Fred Olsen offers an inter-island tour using their frequent high-speed hydrofoil ferries.  It is something to think about for the future.


Cruise industry
figures released by the Passenger Shipping Association estimate that 1.72m Brits will take an ocean cruise this year, 20,000 passengers more than the 1.7m carried in 2011.

This has been achieved despite a challenging year for the industry following the January Concordia incident, and a protracted subdued UK economic climate for consumers that has seen market falls in many other sectors of the holiday industry.

As a sign of continued confidence, nearly US$5bn has been invested globally by the industry in six major new cruise ships launched this year, and a further US$3.2bn will be spent on six more ships scheduled to enter service next year.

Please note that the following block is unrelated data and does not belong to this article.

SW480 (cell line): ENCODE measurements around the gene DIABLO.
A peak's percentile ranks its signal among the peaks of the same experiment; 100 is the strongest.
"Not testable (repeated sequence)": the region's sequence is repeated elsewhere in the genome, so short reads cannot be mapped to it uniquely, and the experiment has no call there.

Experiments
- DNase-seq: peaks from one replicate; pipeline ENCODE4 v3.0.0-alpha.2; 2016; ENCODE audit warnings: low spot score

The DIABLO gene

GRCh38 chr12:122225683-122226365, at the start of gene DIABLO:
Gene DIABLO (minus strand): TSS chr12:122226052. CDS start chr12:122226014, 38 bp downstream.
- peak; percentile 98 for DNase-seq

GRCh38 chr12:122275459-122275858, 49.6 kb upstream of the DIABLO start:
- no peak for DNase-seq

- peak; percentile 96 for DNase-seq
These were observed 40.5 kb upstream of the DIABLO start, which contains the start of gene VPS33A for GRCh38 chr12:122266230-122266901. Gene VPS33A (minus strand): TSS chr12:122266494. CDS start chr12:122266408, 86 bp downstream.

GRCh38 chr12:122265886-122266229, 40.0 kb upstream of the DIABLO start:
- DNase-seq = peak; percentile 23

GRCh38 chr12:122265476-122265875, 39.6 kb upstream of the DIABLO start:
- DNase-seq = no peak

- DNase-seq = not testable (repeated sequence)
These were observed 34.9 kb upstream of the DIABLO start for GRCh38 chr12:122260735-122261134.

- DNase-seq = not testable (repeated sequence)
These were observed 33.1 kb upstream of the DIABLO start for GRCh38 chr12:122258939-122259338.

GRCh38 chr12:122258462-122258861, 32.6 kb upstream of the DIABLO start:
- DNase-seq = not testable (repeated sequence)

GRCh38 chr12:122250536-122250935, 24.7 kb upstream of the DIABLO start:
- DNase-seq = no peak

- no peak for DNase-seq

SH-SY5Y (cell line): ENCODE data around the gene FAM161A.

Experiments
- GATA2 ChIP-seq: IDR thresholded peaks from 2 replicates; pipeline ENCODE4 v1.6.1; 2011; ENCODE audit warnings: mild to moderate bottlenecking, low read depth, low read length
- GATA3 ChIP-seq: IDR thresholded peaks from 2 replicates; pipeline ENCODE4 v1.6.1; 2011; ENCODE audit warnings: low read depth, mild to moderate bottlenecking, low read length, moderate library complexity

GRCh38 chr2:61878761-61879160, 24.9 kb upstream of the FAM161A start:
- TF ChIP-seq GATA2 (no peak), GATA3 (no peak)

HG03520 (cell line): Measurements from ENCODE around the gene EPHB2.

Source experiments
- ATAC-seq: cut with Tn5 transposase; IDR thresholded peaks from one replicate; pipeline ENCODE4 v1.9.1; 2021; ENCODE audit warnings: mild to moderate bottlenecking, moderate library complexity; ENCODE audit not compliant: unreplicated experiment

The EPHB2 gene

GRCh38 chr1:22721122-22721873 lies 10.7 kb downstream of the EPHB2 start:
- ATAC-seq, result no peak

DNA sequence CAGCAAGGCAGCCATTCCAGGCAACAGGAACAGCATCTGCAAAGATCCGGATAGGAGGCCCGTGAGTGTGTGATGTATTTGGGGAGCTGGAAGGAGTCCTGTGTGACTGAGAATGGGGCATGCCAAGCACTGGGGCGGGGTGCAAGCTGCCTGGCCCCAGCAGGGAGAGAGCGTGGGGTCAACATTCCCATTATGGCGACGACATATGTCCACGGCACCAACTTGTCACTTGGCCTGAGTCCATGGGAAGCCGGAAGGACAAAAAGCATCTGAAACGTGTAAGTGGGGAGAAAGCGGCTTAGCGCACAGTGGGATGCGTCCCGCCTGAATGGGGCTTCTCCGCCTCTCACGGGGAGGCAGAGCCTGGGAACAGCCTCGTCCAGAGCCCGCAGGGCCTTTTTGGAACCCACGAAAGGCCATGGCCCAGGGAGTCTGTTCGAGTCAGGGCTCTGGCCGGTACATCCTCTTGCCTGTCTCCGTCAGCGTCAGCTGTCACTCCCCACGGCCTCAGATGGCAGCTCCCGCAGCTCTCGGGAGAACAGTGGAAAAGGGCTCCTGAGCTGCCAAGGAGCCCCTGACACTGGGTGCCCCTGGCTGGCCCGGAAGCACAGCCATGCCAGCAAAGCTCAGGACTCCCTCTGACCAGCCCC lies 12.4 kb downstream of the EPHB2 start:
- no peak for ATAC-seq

For 2013, the PSA is predicting a growth of more than 2% in UK cruises to 1.76m passengers, on the back of continued investment in new and refurbished cruise ships, a fiercely competitive market, and the continued popularity of ex-UK port cruises.  http://discovercruises.co.uk

Cruise & Maritime Voyages
has published a new brochure for 2013-14, Marco Polo being joined from next February by All Leisure’s Discovery following an extensive refurbishment.  She replaces Ocean Countess.  Cruise & Maritime departure ports include Bristol Avonmouth, Edinburgh Leith, Harwich, Hull, Liverpool, Newcastle and Tilbury.  www.cruiseandmaritime.com